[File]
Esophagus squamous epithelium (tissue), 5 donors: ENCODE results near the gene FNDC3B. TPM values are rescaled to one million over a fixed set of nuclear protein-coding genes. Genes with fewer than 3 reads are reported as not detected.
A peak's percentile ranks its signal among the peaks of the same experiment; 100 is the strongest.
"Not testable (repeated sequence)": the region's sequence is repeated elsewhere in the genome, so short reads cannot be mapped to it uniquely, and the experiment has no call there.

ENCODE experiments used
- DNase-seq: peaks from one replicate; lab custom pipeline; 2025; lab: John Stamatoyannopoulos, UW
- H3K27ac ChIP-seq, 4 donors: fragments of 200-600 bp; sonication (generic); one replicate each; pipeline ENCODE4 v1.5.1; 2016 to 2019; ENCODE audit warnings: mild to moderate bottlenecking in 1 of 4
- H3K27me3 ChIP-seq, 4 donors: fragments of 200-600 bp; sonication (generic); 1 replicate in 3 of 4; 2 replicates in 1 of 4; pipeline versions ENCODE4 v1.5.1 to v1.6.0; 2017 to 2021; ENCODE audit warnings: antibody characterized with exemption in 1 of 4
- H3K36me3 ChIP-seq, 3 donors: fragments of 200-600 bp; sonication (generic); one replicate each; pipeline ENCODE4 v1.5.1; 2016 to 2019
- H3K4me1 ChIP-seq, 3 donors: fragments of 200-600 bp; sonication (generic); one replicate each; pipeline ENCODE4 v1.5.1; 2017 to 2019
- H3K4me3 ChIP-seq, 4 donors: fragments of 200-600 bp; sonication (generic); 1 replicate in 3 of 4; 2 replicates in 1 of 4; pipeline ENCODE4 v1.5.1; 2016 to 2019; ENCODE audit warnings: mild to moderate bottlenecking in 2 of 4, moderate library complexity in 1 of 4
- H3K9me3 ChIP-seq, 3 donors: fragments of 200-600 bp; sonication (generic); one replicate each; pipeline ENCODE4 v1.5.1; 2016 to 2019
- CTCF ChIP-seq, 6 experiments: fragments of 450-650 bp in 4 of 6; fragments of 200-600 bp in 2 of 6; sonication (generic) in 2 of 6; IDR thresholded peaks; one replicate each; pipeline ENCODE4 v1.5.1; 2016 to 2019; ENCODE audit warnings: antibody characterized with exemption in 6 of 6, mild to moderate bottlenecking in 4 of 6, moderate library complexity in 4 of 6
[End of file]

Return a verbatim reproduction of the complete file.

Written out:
Esophagus squamous epithelium (tissue), 5 donors: ENCODE results near the gene FNDC3B. TPM values are rescaled to one million over a fixed set of nuclear protein-coding genes. Genes with fewer than 3 reads are reported as not detected.
A peak's percentile ranks its signal among the peaks of the same experiment; 100 is the strongest.
"Not testable (repeated sequence)": the region's sequence is repeated elsewhere in the genome, so short reads cannot be mapped to it uniquely, and the experiment has no call there.

ENCODE experiments used
- DNase-seq: peaks from one replicate; lab custom pipeline; 2025; lab: John Stamatoyannopoulos, UW
- H3K27ac ChIP-seq, 4 donors: fragments of 200-600 bp; sonication (generic); one replicate each; pipeline ENCODE4 v1.5.1; 2016 to 2019; ENCODE audit warnings: mild to moderate bottlenecking in 1 of 4
- H3K27me3 ChIP-seq, 4 donors: fragments of 200-600 bp; sonication (generic); 1 replicate in 3 of 4; 2 replicates in 1 of 4; pipeline versions ENCODE4 v1.5.1 to v1.6.0; 2017 to 2021; ENCODE audit warnings: antibody characterized with exemption in 1 of 4
- H3K36me3 ChIP-seq, 3 donors: fragments of 200-600 bp; sonication (generic); one replicate each; pipeline ENCODE4 v1.5.1; 2016 to 2019
- H3K4me1 ChIP-seq, 3 donors: fragments of 200-600 bp; sonication (generic); one replicate each; pipeline ENCODE4 v1.5.1; 2017 to 2019
- H3K4me3 ChIP-seq, 4 donors: fragments of 200-600 bp; sonication (generic); 1 replicate in 3 of 4; 2 replicates in 1 of 4; pipeline ENCODE4 v1.5.1; 2016 to 2019; ENCODE audit warnings: mild to moderate bottlenecking in 2 of 4, moderate library complexity in 1 of 4
- H3K9me3 ChIP-seq, 3 donors: fragments of 200-600 bp; sonication (generic); one replicate each; pipeline ENCODE4 v1.5.1; 2016 to 2019
- CTCF ChIP-seq, 6 experiments: fragments of 450-650 bp in 4 of 6; fragments of 200-600 bp in 2 of 6; sonication (generic) in 2 of 6; IDR thresholded peaks; one replicate each; pipeline ENCODE4 v1.5.1; 2016 to 2019; ENCODE audit warnings: antibody characterized with exemption in 6 of 6, mild to moderate bottlenecking in 4 of 6, moderate library complexity in 4 of 6